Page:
Just days after being rudely woken by Democratic Party lawmaker Emily Lau raging on the radio, we are dragged from our dreams this morning by another lengthy pan-democratic rant courtesy of Cyd Ho. Her complaint is that Chief Executive-elect CY Leung included the Chinese government’s Liaison Office as he did the rounds yesterday of people you need to see after being ‘elected’ CE. By the time I am brushing my teeth, the Civic Party’s Audrey Eu is also on air making a similar point, if less hysterically.
The pro-democrats’ problem, it seems, is not that CY actually visited the Mainland officials who last Wednesday suddenly started calling up loyalist members of the Election Committee urging them to switch their votes away from Henry Tang. It was that he did so too brazenly and stayed too long. Or smiled too much. Or something like that.
Hong Kong’s next CE is loathed by the property tycoons and the civil servants – the most parasitical and reactionary forces in the city today. If the pro-democrats had just a little common sense, they would surely identify a potential opportunity for some sort of constructive engagement with our new leadership. (In practice, some pro-democrats have professional or personal ties with parts of the anti-CY establishment, but let’s assume for the sake of argument they are all politicians first and money-grubbing, radical-chic lawyers second.) Rather than declaring their enemies’ enemy their friend, as all good cynics should, they have adopted their usual default stance of outright antagonism to whoever is in charge on the grounds that he is unclean and untouchable owing to the undemocratic manner of his selection. But is it simply ideological purity? It sometimes seems the thought of not opposing scares them.
It is unlikely that CY Leung will burst into tears because the pro-dems won’t be his friend. In fact, you have to wonder whether he even realizes what a divisive figure he is. Nearly everyone in Hong Kong’s political and business class hates everyone else today. The big boys who first declared support for Henry Tang last year have been left out on a limb after sticking by their man to the end – hoping no candidate would get a majority of votes. The timid shoe-shiners who dutifully followed them acted at least partly out of deference to (or fear of) CY’s powerful pro-Henry enemies. Then they had to obediently switch sides at the last minute and vote for CY – leaving them looking and feeling like idiots. There is a lot of finger-pointing.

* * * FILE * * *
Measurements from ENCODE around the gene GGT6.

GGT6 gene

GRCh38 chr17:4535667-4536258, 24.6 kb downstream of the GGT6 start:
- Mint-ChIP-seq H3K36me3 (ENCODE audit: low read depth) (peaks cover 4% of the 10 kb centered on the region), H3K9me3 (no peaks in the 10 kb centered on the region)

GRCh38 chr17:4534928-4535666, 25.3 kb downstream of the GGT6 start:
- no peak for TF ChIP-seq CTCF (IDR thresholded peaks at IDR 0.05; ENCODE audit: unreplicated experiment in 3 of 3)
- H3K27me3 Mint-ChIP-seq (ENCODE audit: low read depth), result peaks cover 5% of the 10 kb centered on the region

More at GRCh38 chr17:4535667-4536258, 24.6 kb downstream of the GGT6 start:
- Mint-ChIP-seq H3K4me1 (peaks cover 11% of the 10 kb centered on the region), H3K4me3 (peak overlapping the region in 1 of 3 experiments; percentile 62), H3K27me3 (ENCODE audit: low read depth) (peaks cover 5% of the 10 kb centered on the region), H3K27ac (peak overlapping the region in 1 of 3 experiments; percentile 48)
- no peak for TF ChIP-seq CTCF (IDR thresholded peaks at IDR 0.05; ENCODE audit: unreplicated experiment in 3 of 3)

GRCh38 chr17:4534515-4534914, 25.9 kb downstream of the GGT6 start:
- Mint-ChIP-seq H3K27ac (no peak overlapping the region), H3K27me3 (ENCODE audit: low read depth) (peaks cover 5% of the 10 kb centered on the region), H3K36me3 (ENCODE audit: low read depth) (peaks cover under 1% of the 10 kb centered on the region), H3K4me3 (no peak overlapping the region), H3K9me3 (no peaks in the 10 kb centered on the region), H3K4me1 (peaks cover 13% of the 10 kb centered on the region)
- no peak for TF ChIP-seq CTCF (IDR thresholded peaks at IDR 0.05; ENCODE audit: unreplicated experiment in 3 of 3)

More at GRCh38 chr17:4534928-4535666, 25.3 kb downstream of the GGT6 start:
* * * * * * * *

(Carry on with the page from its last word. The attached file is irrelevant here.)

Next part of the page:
Henry Tang is leaving town for a few weeks. Who wouldn’t? The poor guy is finished: the Chinese government will never forgive him for somehow managing to screw up an election rigged especially for him, nor for losing self-control in his final desperation to do CY down and apparently betraying information about confidential meetings.
Bank of East Asia boss David Li is left in the sad and unusual position of having backed the wrong guy and thus being an outsider. (He might adapt: his father served the British, the Japanese and the British again in the 1940s.) He has more bad news on the way: industry gossip has long held that he would arrange for his son to inherit his banking functional constituency seat in September’s Legislative Council election, but it seems the Bank of China Group – a big bloc of votes – wants its own man in there.
Anthony Wu, the ultimate smug, insider Donald-man, heading up the Hospitals Authority, the General Chamber of Commerce and the Bauhinia Foundation think-tank pushing bureaucratic interests, would like to serve the new regime if it needs him. This raises the question of how inclusive CY will be. Outgoing CE Donald Tsang drew on a very small pool of sycophants to fill his multitude of advisory and other bodies. But there are 7 million people in the city, and a lot more talent than the previous self-styled elite would like to admit. So… maybe not Anthony, but thanks.
And this just in: the Liberal Party’s Selina Chow accusing legislator and former Security Secretary Regina Ip of, well, lying in her attempts to re-ingratiate herself with the next administration. “Regina, you told me CY would hurt people.” “No I didn’t Selina.” “Did.” “Didn’t.” “Did.” “Didn’t.” Slap, scratch, bite.
Just when you thought life couldn’t get more amusing… The Chinese government may reduce taxes on luxury goods, thus making it much cheaper for the Mainland nouveau-riches to buy their designer-label locust-goodies at home. Hong Kong, we are invited to believe, is ‘especially vulnerable’. Crack open the champagne!